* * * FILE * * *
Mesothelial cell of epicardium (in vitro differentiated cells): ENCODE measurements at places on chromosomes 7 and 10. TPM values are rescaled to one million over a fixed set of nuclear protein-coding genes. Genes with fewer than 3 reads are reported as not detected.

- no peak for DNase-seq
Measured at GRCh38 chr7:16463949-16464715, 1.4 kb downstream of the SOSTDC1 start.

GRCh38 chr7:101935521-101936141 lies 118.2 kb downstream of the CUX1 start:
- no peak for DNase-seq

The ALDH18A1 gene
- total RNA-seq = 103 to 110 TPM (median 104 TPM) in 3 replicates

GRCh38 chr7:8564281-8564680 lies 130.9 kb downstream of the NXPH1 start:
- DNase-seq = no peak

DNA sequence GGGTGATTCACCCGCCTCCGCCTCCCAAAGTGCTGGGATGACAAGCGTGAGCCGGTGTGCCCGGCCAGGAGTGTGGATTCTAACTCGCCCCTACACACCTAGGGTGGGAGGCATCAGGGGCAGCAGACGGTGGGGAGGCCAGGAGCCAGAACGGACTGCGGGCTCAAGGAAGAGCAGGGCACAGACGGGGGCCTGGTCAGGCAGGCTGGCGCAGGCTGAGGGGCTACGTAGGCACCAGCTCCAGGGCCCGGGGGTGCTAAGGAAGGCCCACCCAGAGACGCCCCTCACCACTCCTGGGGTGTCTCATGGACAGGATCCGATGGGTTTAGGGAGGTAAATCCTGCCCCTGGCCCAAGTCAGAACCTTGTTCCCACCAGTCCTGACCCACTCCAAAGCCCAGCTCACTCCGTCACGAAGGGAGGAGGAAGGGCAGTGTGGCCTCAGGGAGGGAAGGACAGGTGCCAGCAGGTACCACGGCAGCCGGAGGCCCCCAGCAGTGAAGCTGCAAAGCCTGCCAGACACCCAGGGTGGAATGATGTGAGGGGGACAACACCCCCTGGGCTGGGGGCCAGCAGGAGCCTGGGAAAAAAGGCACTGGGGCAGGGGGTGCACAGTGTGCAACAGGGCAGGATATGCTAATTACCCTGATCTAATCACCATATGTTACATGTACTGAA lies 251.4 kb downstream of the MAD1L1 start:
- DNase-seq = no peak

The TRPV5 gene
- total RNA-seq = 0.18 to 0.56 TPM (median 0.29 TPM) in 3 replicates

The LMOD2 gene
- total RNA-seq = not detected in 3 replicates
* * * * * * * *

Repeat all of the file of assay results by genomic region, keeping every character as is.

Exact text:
Mesothelial cell of epicardium (in vitro differentiated cells): ENCODE measurements at places on chromosomes 7 and 10. TPM values are rescaled to one million over a fixed set of nuclear protein-coding genes. Genes with fewer than 3 reads are reported as not detected.

- no peak for DNase-seq
Measured at GRCh38 chr7:16463949-16464715, 1.4 kb downstream of the SOSTDC1 start.

GRCh38 chr7:101935521-101936141 lies 118.2 kb downstream of the CUX1 start:
- no peak for DNase-seq

The ALDH18A1 gene
- total RNA-seq = 103 to 110 TPM (median 104 TPM) in 3 replicates

GRCh38 chr7:8564281-8564680 lies 130.9 kb downstream of the NXPH1 start:
- DNase-seq = no peak

DNA sequence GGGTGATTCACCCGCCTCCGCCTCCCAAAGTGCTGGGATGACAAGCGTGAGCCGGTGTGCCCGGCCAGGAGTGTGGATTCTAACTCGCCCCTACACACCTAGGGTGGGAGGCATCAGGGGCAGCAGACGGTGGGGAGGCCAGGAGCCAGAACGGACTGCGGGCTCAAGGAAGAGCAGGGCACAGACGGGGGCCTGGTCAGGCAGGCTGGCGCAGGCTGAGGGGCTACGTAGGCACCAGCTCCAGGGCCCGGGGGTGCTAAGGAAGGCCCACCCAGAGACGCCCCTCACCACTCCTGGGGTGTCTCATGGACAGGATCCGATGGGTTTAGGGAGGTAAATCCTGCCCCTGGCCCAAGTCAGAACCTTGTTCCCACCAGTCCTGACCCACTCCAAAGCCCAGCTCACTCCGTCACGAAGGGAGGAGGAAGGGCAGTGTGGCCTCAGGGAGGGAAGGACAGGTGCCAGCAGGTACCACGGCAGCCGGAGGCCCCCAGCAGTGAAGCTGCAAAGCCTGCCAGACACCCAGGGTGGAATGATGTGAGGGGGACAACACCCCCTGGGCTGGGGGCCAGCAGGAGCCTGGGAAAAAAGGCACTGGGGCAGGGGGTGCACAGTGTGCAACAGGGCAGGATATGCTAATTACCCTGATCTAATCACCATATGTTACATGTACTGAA lies 251.4 kb downstream of the MAD1L1 start:
- DNase-seq = no peak

The TRPV5 gene
- total RNA-seq = 0.18 to 0.56 TPM (median 0.29 TPM) in 3 replicates

The LMOD2 gene
- total RNA-seq = not detected in 3 replicates